An inventor knows to patent an idea in order to protect their invention from theft. Similarly, an artist knows that time and effort put into a piece of art isn’t the only thing that makes it unique. Luckily, the government knows this too; that’s why there are legal protections to using someone else’s art without permission. Here’s how and why to legally protect original artwork.

art work copyright

Copyright Law

 

You may have heard of copyright law already, but might be hazy on the details. However, the process is actually very straightforward.

 

Technically, every piece of original creative work is legally protected according to the federal government as soon as it “created and fixed in a tangible form that it is perceptible either directly or with the aid of a machine or device.” But that’s not the end of the story. Certain work done as part of an employment or volunteer position may not actually belong to you, the artist, but to the firm, you work for at the time. It’s important to review company policy on this when performing creative work.

 

The U.S. also presides over the official copyright registration system. This is a way of officially and legally turning that copyright protection mentioned above into something documented and accountable. There are small fees associated with registering copyright (in the bounds of $55) officially. So if the original artwork is protected inherently, without registration, why register?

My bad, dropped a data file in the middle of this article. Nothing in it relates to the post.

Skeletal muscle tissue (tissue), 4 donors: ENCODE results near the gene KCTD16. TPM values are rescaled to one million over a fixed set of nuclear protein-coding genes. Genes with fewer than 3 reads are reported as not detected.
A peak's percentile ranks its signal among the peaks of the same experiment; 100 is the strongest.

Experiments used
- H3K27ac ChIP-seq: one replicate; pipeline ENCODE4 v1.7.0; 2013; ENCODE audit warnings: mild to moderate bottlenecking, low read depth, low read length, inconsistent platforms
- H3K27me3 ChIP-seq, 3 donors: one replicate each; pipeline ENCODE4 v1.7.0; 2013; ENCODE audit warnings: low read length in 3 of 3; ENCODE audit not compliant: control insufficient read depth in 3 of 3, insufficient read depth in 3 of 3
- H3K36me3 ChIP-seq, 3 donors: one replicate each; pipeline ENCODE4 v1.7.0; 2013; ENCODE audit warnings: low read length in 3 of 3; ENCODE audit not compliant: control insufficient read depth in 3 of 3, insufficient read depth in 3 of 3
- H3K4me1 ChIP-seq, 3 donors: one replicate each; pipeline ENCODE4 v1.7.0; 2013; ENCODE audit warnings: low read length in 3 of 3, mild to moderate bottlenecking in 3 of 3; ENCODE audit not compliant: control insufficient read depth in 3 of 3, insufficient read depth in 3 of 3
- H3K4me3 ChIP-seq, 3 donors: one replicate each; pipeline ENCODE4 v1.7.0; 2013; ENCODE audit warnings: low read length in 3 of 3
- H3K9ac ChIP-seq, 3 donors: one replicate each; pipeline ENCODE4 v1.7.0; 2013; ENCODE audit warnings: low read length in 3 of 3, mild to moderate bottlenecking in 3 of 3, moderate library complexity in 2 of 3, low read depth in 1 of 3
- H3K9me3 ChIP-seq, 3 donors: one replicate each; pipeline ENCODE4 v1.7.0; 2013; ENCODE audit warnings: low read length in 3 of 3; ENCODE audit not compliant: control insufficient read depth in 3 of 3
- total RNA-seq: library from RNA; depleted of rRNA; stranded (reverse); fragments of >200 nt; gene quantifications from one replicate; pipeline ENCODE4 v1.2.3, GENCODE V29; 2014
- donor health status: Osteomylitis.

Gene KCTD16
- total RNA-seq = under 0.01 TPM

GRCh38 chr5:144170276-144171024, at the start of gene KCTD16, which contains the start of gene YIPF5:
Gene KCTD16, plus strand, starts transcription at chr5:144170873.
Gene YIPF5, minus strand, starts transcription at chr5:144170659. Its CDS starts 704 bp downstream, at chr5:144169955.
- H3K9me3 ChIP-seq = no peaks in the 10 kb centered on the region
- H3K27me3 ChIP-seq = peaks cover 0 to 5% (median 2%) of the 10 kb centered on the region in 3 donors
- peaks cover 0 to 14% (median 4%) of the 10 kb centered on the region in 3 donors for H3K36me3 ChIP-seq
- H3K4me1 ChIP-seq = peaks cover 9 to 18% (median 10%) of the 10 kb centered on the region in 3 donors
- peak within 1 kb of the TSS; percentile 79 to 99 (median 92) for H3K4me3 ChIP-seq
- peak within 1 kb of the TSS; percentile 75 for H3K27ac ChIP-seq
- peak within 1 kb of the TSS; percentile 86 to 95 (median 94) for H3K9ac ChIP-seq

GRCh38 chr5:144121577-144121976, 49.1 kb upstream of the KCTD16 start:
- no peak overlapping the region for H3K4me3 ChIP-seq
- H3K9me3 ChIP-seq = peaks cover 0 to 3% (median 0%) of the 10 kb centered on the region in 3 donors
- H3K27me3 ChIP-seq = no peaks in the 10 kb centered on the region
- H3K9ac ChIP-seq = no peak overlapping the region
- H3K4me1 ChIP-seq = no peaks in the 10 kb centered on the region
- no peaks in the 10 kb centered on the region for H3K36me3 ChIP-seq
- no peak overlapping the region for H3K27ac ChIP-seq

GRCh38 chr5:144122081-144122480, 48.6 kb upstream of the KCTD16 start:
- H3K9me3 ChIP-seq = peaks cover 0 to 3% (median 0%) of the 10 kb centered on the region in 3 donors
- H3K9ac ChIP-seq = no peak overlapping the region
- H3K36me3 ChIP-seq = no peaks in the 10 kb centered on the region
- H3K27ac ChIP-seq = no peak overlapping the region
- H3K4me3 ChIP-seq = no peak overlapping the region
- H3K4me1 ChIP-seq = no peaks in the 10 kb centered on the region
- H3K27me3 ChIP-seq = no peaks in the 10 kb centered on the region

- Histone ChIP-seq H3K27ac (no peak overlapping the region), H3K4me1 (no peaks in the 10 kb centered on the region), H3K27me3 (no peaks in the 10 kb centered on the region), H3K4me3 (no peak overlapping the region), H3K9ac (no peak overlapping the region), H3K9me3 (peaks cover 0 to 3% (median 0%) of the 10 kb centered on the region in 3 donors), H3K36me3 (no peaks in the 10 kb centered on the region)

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Why You Should Register a Copyright

 

Officially registering copyright and paying the small fee has many significant benefits. Since the main drawback is financial, here’s an incentive that makes up for it: money.

 

In cases of infringement where you’re proved to be in the right, you can be awarded any profits that someone else has made off your work. This means that if a large company steals your design and puts it on a mug, but you catch them in the act early, you might not even get compensated at all for the intent of stealing your work. If they’ve sold 25 mugs at four dollars each, you might get $100 minus fees.

 

If your artwork was copyrighted officially beforehand, however, you can claim up to $150,000 as a punitive measure for willful infringement. Worth the $55 fee yet? Additionally, you can be reimbursed for litigation fees that will undoubtedly arise when trying to sue someone for infringement.

 

J.D. Houvener, a San Francisco patent attorney, points out another key upside to copyright registration:

 

“If you’re an artist whose work got improperly used or stolen, and you want to make a claim in front of the federal system, you have to register your copyright to do so anyway! That means the intrinsic copyright that creative work gets is there to dissuade others from infringement but to actually stop them you’ll need to get registered. All the aforementioned benefits only come from having a copyright registered before the infringement occurs, so it just comes down to timing saving you a lot of money and hassle.”

 

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In Summary

 

Many artists want to focus on their art without concerning themselves with a bunch of legalities. Much like an inventor who sees patent cost as something of a nuisance, an artist sees copyright cost in a similar fashion. An artist should take into consideration that their artwork could become commercially viable and reusable. 

 

Copyright registration lets you stop others from using or reusing your personal creative work, and offers large financial and legal incentives. Plus, it’s a great way to show that you did indeed create the work first.